Fact #6: Habitat homeowners use less government assistance after buying their homes, saving Minnesota taxpayers millions
A recent study showed that only 3% of Habitat homebuyers receive government assistance since buying their homes with Habitat, compared to 26% before buying.
Meeting basic needs can be a struggle for many low-income families. Public assistance for households earning less than half of the area median income helps them make ends meet.
For one out of four low-income Habitat homebuyers, government assistance was crucial as they prepared for homeownership. But we’re happy to know that Habitat’s affordable mortgage* payments enable families to save more, increase wealth, and reduce their need for public assistance.
Habitat homeowners’ reduced use of public assistance saves Minnesota taxpayers $6.4M to $9.3M each year.
Fact #7: Most Habitat mortgage payments are less than the average rent in the Twin Cities
There is not one county in the United States where a full-time minimum wage worker can afford to rent a two-bedroom apartment (spending 30% or less of their take-home income). In most counties, minimum wage workers would have to work almost 80 hours per week to afford a one-bedroom apartment. When 40%, 50%, or even more of your money is spent on housing, there isn’t enough left over to pay for adequate healthcare, decent nutrition, or the educational needs of children.
Habitat homeowners are much better off financially than those who rent. With our mortgages structured to cap monthly payments at 30% of household income, Habitat homeowners can pay their monthly housing payment and still have money left for other necessities and savings.
When homeownership rates go up, it lifts the entire community. Habitat homebuyers tend to be active in their communities, and they’ve reported that their kids’ academic performance improves after becoming homeowners. When the cycle of poverty is broken through homeownership, the positive impact multiplies for generations.
Fact #8: Twin Cities Habitat for Humanity guides its own policies and practices, largely independent of Habitat for Humanity, International
Local Habitat for Humanity affiliates are independent, nonprofit organizations that operate within specific service areas and abide by the framework of the Habitat Affiliate Covenant. Each affiliate focuses its building, repair, mortgage lending, and fundraising efforts within their service area. Habitat for Humanity, International shares branding, marketing, and research with local affiliates to help us achieve our goals, but it exercises no direct authority over local affiliate programming.
We’re grateful to be part of a network of 1,300+ Habitat affiliates worldwide and are proud to participate in Habitat’s global mission through our global engagement work. We’re also proud to be a leader among Habitat affiliates—we were recognized by Habitat for Humanity International as an Affiliate of Distinction, one of just five affiliates of our size to receive the honor.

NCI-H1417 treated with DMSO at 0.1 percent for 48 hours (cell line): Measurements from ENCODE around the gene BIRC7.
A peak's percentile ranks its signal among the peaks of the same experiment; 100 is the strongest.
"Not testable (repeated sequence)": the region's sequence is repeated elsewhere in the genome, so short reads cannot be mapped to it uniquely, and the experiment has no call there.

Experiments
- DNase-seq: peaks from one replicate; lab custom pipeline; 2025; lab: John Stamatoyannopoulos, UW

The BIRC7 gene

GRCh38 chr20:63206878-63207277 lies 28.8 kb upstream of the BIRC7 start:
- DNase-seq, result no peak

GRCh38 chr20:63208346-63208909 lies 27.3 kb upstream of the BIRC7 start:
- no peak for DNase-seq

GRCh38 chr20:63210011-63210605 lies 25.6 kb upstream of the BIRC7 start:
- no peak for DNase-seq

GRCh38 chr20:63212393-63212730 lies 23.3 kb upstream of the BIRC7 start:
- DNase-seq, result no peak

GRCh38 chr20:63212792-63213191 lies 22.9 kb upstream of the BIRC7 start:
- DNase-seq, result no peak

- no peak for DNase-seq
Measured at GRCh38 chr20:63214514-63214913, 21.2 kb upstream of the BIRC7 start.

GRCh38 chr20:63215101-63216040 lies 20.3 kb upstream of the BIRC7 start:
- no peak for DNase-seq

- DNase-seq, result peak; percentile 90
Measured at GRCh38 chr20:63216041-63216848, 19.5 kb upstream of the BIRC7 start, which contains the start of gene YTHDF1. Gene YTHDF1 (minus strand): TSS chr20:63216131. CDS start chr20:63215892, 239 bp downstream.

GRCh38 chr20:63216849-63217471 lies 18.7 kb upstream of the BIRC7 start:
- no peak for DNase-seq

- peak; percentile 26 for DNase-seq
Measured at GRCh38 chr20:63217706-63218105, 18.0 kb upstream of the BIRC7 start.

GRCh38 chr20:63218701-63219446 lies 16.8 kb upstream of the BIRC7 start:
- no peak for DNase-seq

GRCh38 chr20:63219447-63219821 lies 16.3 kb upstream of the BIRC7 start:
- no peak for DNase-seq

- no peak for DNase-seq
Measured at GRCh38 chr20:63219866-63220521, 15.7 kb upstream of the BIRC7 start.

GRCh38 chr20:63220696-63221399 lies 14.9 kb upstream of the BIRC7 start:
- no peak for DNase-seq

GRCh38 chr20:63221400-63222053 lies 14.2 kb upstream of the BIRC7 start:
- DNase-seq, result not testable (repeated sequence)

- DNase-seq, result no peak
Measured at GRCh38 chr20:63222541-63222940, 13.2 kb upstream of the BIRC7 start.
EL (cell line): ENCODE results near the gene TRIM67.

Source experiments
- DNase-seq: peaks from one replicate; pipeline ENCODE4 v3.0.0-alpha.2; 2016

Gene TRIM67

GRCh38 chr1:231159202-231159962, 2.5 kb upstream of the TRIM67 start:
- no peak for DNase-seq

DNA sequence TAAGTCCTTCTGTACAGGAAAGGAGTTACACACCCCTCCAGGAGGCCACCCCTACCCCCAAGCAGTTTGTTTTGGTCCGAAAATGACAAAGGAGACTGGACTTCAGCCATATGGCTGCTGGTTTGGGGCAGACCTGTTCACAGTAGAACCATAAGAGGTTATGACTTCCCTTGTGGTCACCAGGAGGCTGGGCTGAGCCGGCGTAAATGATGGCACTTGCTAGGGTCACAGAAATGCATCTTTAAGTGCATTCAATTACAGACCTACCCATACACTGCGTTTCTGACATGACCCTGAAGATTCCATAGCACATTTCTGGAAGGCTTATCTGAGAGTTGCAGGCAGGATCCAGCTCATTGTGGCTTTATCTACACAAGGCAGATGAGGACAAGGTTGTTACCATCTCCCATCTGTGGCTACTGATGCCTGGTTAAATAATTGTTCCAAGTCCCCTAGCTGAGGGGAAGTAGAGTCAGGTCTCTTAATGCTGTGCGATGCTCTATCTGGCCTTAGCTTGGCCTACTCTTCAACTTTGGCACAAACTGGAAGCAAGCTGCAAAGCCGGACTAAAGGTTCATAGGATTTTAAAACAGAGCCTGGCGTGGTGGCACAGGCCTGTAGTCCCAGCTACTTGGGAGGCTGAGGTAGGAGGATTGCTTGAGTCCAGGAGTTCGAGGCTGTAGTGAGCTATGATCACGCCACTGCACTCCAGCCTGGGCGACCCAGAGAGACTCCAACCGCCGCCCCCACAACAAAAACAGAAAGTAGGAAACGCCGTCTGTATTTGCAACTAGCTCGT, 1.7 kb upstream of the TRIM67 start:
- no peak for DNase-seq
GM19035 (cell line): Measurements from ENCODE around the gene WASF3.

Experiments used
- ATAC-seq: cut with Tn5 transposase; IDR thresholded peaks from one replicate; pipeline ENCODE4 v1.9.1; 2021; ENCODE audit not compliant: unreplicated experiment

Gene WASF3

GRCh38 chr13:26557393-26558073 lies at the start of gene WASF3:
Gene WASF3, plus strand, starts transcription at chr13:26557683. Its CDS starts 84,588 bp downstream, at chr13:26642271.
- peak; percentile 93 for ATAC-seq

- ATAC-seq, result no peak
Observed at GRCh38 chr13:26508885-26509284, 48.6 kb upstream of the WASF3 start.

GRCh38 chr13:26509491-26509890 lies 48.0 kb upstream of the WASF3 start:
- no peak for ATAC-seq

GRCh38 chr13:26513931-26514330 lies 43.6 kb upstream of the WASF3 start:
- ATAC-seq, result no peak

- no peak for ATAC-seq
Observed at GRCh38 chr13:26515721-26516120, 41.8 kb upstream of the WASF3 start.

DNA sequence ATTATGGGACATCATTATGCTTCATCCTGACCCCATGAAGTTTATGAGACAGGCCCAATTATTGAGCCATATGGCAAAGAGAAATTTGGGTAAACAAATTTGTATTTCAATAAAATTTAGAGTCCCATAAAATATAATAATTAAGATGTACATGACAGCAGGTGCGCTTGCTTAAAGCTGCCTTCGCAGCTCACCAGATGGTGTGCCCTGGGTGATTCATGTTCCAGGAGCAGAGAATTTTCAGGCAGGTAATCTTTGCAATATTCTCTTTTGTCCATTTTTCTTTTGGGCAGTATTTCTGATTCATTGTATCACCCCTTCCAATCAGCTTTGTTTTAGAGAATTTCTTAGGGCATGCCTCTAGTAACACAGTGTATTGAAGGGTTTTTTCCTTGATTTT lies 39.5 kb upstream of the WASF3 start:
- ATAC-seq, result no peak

Fact #9: Habitat for Humanity is a non-governmental organization
Both Habitat for Humanity, International and Twin Cities Habitat for Humanity are independent, nonprofit organizations and are not part of the government.
We do accept some government funds, grants, and property to advance our mission and our neighborhood revitalization efforts. To access these funds, we must meet certain criteria and be good stewards of those resources.
Fact #10: Habitat for Humanity, International was founded by Millard and Linda Fuller—not President Jimmy Carter
Habitat for Humanity was started in 1976 in Americus, Georgia by the late Millard Fuller and his wife, Linda. The idea for the ‘fund for humanity’ was based on Reverend Clarence Jordan’s work at Koinonia Farm. He wrote, “What the poor need is not charity but capital, not case workers but co-workers.” It’s this basic philosophy of ‘co-working’ that continues to guide our work today.
But what about former President Jimmy Carter? You’ve probably heard about his affiliation with Habitat for Humanity, but let’s be clear: Jimmy Carter is not the founder of Habitat.
However, President Carter and his wife, Rosalynn, are longtime supporters and dedicated volunteers. Their home in Plains, Georgia is eight miles from Americus and they’ve been connected to Habitat’s mission since 1984.
Each year, they lead the Jimmy and Rosalynn Carter Work Project to help build houses and raise awareness of the need for affordable housing. In October of 2010, the Carter Work Project spent a week in Minneapolis and St. Paul building and repairing homes.
*All Habitat mortgages are originated by TCHFH Lending, Inc., a wholly-owned subsidiary of Twin Cities Habitat for Humanity, Inc.
Want to learn more?
Below are some great sources for information about poverty and housing issues:
- Department of Housing and Urban Development
- Evicted: Poverty and Profit in the American City by Matthew Desmond
- Housing Assistance Council
- Joint Center for Housing Studies of Harvard University
- Minnesota Housing Partnership
- National Low Income Housing Coalition
- The Stanford Center on Poverty and Inequality
- The Urban Institute